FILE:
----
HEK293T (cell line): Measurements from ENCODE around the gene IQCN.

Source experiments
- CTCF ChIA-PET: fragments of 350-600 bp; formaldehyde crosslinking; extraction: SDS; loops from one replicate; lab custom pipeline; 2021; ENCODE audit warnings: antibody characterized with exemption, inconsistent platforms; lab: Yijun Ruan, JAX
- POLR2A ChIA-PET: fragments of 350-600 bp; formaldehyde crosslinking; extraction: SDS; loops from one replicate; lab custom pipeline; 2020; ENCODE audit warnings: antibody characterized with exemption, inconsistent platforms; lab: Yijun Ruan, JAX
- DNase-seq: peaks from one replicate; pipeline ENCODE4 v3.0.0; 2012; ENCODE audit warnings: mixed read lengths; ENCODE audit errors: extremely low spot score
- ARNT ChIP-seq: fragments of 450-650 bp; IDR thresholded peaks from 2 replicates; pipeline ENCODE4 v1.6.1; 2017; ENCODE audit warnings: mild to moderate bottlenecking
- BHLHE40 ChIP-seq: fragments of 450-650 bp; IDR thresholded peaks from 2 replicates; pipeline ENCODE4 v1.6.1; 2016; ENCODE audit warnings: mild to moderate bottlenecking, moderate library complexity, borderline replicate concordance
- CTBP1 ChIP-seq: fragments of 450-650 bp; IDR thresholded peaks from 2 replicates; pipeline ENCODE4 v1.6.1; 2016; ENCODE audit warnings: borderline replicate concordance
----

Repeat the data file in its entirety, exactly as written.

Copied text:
HEK293T (cell line): Measurements from ENCODE around the gene IQCN.

Source experiments
- CTCF ChIA-PET: fragments of 350-600 bp; formaldehyde crosslinking; extraction: SDS; loops from one replicate; lab custom pipeline; 2021; ENCODE audit warnings: antibody characterized with exemption, inconsistent platforms; lab: Yijun Ruan, JAX
- POLR2A ChIA-PET: fragments of 350-600 bp; formaldehyde crosslinking; extraction: SDS; loops from one replicate; lab custom pipeline; 2020; ENCODE audit warnings: antibody characterized with exemption, inconsistent platforms; lab: Yijun Ruan, JAX
- DNase-seq: peaks from one replicate; pipeline ENCODE4 v3.0.0; 2012; ENCODE audit warnings: mixed read lengths; ENCODE audit errors: extremely low spot score
- ARNT ChIP-seq: fragments of 450-650 bp; IDR thresholded peaks from 2 replicates; pipeline ENCODE4 v1.6.1; 2017; ENCODE audit warnings: mild to moderate bottlenecking
- BHLHE40 ChIP-seq: fragments of 450-650 bp; IDR thresholded peaks from 2 replicates; pipeline ENCODE4 v1.6.1; 2016; ENCODE audit warnings: mild to moderate bottlenecking, moderate library complexity, borderline replicate concordance
- CTBP1 ChIP-seq: fragments of 450-650 bp; IDR thresholded peaks from 2 replicates; pipeline ENCODE4 v1.6.1; 2016; ENCODE audit warnings: borderline replicate concordance